Go and gather the numbers and use them to support your message and your request and your ask. Will it make us more money? Will it stop us losing money or reduce costs? And then number 3, will it increase retention or retraction of people or customers? And so that's the kind of basic frame that I like to use.

I mean, not everything is gonna fit in there but, you know, I've not really come across any request that you want from the exec or any support or air cover or buy in or anything that you need from the executive table that doesn't fit into one of those three things. And that Deming quote of going with evidence rather than just an opinion, I see it all the time, you know, managers going to their executive steer codes with opinions on things, you know, often very subjective, often conflicting with other people in the business. There's no evidence. There's no objectivity to it. There's no numbers.

There's no data. So it's really hard at an executive table. Firstly, if you don't understand what's even being presented to you because it's a technical language. But number 2, even if it's simplified into a sort of non jargon language, if it doesn't have the evidence and the data to surround it, it's pretty hard to put your name against that. You know, you might believe in it, you might feel for it, but as an executive, you know what?

You've got to be really careful about how you spend the company's time, energy, attention, and money. And it helps when managers go prepared, when people speak to their managers and are prepared with an idea that they think is gonna solve a problem and a little bit of data to support that. So there were the three things. That's really the premise of the talk that I delivered yesterday. And the Kraftwerk's, sort of co working space, a really beautiful space in Zurich with containers, shipping containers stacked up and used as rooms.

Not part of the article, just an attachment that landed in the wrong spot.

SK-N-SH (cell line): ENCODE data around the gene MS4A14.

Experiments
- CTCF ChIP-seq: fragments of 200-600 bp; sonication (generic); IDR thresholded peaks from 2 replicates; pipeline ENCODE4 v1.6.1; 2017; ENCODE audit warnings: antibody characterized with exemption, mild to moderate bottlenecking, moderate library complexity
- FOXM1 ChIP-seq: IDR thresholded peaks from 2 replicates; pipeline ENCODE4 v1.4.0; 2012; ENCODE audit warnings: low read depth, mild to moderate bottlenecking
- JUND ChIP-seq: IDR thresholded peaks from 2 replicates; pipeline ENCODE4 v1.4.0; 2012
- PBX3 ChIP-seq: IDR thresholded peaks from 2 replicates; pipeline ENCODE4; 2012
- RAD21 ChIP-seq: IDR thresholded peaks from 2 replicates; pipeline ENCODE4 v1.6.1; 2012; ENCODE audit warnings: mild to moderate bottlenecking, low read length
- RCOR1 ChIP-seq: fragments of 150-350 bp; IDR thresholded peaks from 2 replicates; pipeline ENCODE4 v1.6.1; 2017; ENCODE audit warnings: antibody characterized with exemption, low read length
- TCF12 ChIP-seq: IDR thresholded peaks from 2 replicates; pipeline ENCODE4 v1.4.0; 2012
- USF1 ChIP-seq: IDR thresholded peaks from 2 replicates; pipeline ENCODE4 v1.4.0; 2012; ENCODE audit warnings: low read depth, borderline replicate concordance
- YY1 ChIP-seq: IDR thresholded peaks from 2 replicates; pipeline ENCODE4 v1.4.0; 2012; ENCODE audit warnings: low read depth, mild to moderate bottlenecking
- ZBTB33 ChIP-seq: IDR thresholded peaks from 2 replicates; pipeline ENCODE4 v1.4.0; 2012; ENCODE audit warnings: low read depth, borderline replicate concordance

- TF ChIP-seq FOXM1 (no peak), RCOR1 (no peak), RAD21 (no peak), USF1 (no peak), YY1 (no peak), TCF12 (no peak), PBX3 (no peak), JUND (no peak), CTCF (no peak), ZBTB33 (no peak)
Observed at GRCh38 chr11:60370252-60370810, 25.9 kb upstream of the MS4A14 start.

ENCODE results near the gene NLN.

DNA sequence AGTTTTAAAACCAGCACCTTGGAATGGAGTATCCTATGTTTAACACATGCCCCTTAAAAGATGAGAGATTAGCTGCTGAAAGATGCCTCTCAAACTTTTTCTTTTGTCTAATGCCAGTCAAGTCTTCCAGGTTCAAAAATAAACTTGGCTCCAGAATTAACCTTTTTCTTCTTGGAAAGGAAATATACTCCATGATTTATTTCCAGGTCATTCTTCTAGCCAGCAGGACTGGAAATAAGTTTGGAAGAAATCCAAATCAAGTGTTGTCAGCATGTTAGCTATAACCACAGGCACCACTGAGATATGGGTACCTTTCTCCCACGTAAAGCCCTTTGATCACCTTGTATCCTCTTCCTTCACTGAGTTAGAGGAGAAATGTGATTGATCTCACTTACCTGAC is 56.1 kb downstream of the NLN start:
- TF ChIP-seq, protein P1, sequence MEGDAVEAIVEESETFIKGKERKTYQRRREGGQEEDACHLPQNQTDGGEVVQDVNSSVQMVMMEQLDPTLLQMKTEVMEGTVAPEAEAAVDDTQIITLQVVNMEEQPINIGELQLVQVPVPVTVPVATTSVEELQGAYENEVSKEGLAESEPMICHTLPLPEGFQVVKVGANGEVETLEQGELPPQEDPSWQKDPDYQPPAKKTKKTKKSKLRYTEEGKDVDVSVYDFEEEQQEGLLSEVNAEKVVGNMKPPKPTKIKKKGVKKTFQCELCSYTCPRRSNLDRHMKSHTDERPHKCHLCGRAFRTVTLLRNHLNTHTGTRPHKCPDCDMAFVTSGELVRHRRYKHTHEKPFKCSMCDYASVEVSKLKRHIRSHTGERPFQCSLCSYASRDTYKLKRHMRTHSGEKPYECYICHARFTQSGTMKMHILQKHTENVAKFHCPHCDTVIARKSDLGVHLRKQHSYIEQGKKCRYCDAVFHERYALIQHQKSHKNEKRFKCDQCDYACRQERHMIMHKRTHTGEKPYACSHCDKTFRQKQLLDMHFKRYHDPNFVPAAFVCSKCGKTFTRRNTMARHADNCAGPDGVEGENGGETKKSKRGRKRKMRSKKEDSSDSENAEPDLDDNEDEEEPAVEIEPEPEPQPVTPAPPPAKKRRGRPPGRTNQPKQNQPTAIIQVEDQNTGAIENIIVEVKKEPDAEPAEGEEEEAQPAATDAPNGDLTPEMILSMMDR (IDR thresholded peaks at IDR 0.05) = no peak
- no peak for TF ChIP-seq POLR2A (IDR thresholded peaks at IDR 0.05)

It was remarkable and fabulous, really good, really fun day. And I've got about maybe another 3 or 4 hours until my flight back to the UK. So I'm gonna go and do a bit of a photoshoot. You can find that on Instagram at simplylambert is my handle. And And, of course, if you haven't already, then check out the meeting notes newsletter at cultivateermanagement.com.

You'll also find the comms workshop, which is pretty much what a lot of my work is based on. And you will find other articles and, of course, other podcasts. With that, I'm gonna go enjoy Zurich, it's a beautiful day. Weather's very nice. Gonna grab myself another cup of coffee, go for a walk, take some photos, and maybe record a little bit more audio as well.

I've kinda got over that self conscious moment of walking around with a a Zoom audio recorder with a big, what they call a dead cat on the top, that sort of big fluffy microphone to stop the wind rustling through. I've kinda got past the discomfort of walking around with that and headphones on. Anyway, enough solo waffle. That's me done. And I look forward to speaking to you in the next podcast.

Until then, take care. Bye.